While flu season might seem a long way off, NACCHO recently released a research brief summarizing individual key informant interviews it conducted earlier this year about the capacity of local health departments (LHDs) to promote and administer seasonal flu vaccine and track vaccination rates among children with special healthcare needs (CSHCN), pregnant women, and adults with disabilities.
NACCHO recruited LHD staff involved in vaccine surveillance, promotion, or administration through its infectious disease prevention and control, immunization, and disability electronic mailing lists, which consist of people who self-select to receive updates from NACCHO. NACCHO selected participants based on their region, position title, and number of years on the job. Nine individuals from a group of 24 candidates participated; these LHDs were located in eight states and oversaw jurisdictions ranging in population size from 19,000 to 1.5 million residents. NACCHO transcribed and analyzed recordings from the key informant interviews to identify common themes. Results of the interviews are summarized below.
Collecting Data on Seasonal Flu Vaccination Rates for Pregnant Women, CSHCN, and Adults with Disabilities
None of the LHDs interviewed collected community-wide data on seasonal flu vaccination rates for pregnant women, CSHCN, or adults with disabilities. LHDs reported that they did not have the infrastructure or staff capacity to track community-wide flu vaccination rates. Additionally, people can receive a flu vaccination in many locations (e.g., pharmacies and private physicians’ offices) and providers may not be required to report this information.
Several LHDs indicated that they vaccinated pregnant women, CSHCN, and adults with disabilities for flu as part of larger efforts to vaccinate the community through school-based clinics, health fairs, and public clinics.
LHDs identified reimbursement as one challenge to vaccinating pregnant women, CSHCN, and adults with disabilities. LHDs indicated that reimbursement issues (including reimbursement for staff time) compounded the management challenges of providing vaccinations.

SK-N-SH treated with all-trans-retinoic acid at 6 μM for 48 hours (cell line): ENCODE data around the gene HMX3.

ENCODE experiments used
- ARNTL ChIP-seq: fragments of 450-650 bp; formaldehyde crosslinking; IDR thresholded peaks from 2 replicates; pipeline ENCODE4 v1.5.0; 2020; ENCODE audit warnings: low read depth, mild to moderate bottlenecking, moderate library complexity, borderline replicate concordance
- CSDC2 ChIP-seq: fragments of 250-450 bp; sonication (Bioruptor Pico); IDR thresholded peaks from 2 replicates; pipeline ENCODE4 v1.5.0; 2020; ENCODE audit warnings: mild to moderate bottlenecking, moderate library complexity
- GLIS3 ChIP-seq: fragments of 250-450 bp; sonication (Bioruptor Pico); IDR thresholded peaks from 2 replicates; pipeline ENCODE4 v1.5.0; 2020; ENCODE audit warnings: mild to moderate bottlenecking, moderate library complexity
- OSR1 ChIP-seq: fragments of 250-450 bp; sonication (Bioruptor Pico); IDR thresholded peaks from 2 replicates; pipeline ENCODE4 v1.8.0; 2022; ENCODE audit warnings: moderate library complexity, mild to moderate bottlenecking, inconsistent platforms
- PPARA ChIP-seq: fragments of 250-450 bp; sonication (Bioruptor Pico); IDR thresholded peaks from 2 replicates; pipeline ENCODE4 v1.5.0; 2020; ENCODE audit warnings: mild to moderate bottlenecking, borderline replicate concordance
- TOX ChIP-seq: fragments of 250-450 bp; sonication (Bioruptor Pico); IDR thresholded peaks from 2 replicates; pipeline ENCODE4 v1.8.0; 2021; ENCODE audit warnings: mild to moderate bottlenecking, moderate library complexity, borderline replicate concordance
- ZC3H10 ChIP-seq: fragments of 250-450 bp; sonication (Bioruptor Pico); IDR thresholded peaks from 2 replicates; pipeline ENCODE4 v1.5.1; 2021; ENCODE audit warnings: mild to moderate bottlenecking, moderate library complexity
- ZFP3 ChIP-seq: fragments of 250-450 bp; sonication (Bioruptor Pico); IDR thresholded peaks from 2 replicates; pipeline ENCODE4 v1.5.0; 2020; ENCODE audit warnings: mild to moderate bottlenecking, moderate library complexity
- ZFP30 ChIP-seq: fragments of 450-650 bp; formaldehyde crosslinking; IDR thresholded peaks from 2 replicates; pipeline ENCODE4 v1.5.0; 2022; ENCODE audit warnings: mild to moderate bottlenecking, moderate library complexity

LHDs used various strategies to promote flu vaccinations among pregnant women, CSHCN, and adults with disabilities. LHDs reported posting fliers about flu clinic dates and times at local businesses. Others used a healthcare provider or school newsletter to promote flu vaccinations. LHDs also used newspaper, radio, and television advertisements to promote flu vaccinations. LHDs indicated that vaccine misconceptions often hindered their promotion efforts.
Many LHDs said that they used Facebook or Twitter to promote flu vaccinations, and two LHDs noted that texting services could provide effective flu vaccination reminders.
When asked to name the most valuable partner that LHDs could engage to increase the number of flu vaccinations for pregnant women, CSHCN, and adults with disabilities, participants consistently named physicians. LHDs also mentioned working with managed care providers, federally qualified health centers, pharmacists, and schools. Sometimes LHDs in different jurisdictions worked together to promote and administer flu vaccinations.
Based on the findings of this research, NACCHO recommends the following:
- LHDs should collaborate with community-based organizations and community stakeholders (e.g., businesses, employers) to increase the coordination of resources and programs to improve the health of people with disabilities.
- LHDs should leverage existing programs for pregnant women, CSHCN, and adults with disabilities to promote and provide flu vaccinations.
- LHDs should ensure that any flu vaccination campaigns are accessible by people with sensory disabilities through the use of accommodations like Braille/large print, American Sign Language, and closed captioning.
- The federal government should maintain funding to state and local health departments for immunization programs, including funding for the Vaccines for Children Program.
- The federal government should support an interoperable system allowing for information exchange between state- and local-level immunization registries and between all pertinent local users.
- The federal government should fund activities necessary for state and local health departments to establish third-party billing systems.
To read the full-length research brief, Capacity of Local Health Departments to Track, Administer, and Promote Seasonal Influenza Vaccinations for Pregnant Women, Children with Special Healthcare Needs, and Adults with Disabilities, visit the NACCHO Bookstore.
Need information on billing for clinical services? NACCHO’s Billing for Clinical Services Toolkit was designed to help make navigating the billing process easier for LHDs. It contains resources from state billing guides, the Centers for Medicare and Medicaid Services, state health departments, local health departments, insurance companies, and vendors of products such as electronic medical records and billing clearinghouses.